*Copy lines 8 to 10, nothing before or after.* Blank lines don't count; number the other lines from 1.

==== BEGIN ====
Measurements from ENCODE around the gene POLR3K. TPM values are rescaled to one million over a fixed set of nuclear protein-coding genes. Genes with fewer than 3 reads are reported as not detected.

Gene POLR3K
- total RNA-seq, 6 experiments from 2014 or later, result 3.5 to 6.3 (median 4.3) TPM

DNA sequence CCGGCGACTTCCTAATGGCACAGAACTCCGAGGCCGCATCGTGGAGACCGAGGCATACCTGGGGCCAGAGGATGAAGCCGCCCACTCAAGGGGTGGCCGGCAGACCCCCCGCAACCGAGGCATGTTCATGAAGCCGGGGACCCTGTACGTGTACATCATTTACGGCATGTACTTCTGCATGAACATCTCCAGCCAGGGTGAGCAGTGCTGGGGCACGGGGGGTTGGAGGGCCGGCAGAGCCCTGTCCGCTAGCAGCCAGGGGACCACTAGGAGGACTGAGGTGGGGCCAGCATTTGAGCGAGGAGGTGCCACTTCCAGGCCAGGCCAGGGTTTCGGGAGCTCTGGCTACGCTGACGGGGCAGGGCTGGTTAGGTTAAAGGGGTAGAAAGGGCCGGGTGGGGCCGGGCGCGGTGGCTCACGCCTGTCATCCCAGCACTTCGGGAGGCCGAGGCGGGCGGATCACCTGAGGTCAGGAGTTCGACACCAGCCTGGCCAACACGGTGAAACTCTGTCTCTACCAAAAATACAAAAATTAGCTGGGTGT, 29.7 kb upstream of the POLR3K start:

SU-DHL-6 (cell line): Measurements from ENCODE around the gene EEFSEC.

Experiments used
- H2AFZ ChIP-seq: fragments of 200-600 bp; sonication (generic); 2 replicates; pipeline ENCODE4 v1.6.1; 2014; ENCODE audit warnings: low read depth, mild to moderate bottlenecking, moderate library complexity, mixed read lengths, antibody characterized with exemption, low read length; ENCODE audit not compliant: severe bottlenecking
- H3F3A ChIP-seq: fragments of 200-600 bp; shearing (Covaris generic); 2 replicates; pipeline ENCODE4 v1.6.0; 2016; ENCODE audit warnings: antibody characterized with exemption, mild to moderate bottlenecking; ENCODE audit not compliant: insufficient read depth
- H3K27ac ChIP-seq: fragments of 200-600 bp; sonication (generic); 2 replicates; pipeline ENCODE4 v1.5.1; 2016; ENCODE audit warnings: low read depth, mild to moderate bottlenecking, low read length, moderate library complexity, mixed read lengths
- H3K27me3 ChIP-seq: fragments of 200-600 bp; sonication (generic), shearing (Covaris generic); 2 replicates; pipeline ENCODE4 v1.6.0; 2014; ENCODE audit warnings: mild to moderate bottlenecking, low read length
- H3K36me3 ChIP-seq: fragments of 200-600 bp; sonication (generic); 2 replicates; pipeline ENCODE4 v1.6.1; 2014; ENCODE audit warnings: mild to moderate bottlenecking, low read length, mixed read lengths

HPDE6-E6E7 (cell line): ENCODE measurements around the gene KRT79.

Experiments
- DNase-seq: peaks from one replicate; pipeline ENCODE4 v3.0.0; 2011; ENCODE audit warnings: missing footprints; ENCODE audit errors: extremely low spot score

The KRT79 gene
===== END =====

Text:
- H3F3A ChIP-seq: fragments of 200-600 bp; shearing (Covaris generic); 2 replicates; pipeline ENCODE4 v1.6.0; 2016; ENCODE audit warnings: antibody characterized with exemption, mild to moderate bottlenecking; ENCODE audit not compliant: insufficient read depth
- H3K27ac ChIP-seq: fragments of 200-600 bp; sonication (generic); 2 replicates; pipeline ENCODE4 v1.5.1; 2016; ENCODE audit warnings: low read depth, mild to moderate bottlenecking, low read length, moderate library complexity, mixed read lengths
- H3K27me3 ChIP-seq: fragments of 200-600 bp; sonication (generic), shearing (Covaris generic); 2 replicates; pipeline ENCODE4 v1.6.0; 2014; ENCODE audit warnings: mild to moderate bottlenecking, low read length